However, I moved on to another military station, where as a stranger I tried another tack. The rifle ranges were surrounded by a belt of trees, outside of which was an unclimbable fence guarded by two sentries, one on either side. It seemed impossible to get into or even near the range without considerable difficulty.
One day I sauntered carelessly down in the direction of the range at a point far away from the entrance gate, and here I lay down on the grass as if to sleep, but in reality to listen and take the rate of the shooting from the sound and also the amount of success by the sound of the hits on the iron target. Having gained a certain amount of data in this way, I approached more nearly in the hope of getting a sight of what was going on.
While the sentry’s back was turned I made a rush for the fence, and though I could not get over, I found a loose plank through which I was able to get a good view of what was happening.
While engaged at this, to my horror the sentry suddenly turned on his tracks and came back towards me. But I had been prepared against such eventualities, and jamming back the plank into its place, I produced from my pocket a bottle of brandy which I had brought for the purpose. Half of it had been already sprinkled over my clothes, so that when the man approached he found me in a state of drunkenness, smelling vilely of spirits, and profuse in my offers to him to share the bottle.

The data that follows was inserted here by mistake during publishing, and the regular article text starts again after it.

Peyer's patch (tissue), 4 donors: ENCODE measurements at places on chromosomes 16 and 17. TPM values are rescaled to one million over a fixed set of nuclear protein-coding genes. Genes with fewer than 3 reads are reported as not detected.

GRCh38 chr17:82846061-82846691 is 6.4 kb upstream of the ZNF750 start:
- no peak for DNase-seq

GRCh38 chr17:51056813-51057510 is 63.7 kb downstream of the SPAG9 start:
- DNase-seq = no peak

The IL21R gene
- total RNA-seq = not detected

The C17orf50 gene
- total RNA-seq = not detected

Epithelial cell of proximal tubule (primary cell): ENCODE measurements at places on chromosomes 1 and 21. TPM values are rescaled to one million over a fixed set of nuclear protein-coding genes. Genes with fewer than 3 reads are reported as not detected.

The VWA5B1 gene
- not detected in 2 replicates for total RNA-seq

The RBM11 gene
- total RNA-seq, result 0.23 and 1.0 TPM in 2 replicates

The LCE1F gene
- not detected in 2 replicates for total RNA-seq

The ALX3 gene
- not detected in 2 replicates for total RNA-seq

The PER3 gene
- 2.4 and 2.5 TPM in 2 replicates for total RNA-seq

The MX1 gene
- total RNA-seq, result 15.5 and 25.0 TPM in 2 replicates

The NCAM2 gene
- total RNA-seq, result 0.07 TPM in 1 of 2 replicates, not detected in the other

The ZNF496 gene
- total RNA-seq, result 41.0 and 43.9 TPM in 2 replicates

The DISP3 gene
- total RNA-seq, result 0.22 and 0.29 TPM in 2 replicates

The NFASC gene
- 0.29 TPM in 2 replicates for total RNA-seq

[Illustration: The above sketch shows the writer in a tight place. He was discovered in close proximity to a rifle range by a German sentry. He pretended to be intoxicated, and so escaped. But it was a close shave.]
He could make nothing of me, and therefore gently but firmly conducted me to the end of his beat and thrust me forth and advised me to go home, which I did in great content....
The practice of spying has one unfortunate tendency: it teaches one to trust no one, not even a would-be benefactor. A foreign country had recently manufactured a new form of field gun which was undergoing extensive secret trials, which were being conducted in one of her colonies in order to avoid being watched. I was sent to find out particulars of this gun. On arrival in the colony I found that a battery of new guns was carrying out experiments at a distant point along the railway.
The place was by all description merely a roadside station, with not even a village near it, so it would be difficult to go and stay there without being noticed at once. The timetable, however, showed that the ordinary day train stopped there for half an hour for change of engines, so I resolved to see what I could do in the space of time allowed.
We jogged along in the local train happily enough and stopped at every little station as we went. At one of these a Colonial farmer entered my carriage, and though apparently ill and doleful, we got into conversation on the subject of the country and the crops.